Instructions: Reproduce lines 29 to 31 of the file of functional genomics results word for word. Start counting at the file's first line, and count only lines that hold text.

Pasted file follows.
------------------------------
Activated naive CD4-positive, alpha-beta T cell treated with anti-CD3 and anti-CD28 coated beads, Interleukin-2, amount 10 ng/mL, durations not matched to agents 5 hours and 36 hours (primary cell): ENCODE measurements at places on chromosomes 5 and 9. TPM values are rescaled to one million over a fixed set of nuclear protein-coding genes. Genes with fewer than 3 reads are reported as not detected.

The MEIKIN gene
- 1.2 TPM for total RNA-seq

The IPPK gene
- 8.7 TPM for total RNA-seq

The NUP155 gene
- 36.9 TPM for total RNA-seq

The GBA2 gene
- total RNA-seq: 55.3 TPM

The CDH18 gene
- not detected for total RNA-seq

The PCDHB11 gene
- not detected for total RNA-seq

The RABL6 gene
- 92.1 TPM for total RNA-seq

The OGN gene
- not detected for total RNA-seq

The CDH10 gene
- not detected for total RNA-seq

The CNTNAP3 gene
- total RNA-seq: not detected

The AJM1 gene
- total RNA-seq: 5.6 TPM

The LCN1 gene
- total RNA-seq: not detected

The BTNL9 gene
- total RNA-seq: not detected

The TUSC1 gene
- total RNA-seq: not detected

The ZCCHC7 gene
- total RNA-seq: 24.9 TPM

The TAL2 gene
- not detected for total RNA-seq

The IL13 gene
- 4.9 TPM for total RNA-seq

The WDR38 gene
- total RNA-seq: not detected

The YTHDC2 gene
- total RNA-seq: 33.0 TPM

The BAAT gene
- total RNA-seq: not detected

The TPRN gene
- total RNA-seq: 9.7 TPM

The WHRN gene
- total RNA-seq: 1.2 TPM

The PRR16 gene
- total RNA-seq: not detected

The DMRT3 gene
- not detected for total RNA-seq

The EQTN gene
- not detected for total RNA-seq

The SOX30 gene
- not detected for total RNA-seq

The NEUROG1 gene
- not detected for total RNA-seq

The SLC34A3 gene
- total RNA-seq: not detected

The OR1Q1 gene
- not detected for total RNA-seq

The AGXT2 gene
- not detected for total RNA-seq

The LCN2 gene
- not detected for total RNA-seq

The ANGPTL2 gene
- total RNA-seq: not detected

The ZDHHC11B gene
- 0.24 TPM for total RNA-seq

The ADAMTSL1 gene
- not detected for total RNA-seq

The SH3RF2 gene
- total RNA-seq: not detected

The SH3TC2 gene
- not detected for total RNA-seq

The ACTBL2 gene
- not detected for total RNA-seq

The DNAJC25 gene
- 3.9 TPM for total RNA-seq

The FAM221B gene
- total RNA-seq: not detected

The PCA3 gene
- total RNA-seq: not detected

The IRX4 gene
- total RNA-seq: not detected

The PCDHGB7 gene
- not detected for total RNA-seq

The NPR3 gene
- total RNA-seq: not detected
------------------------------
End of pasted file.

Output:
- total RNA-seq: not detected

The ZCCHC7 gene
- total RNA-seq: 24.9 TPM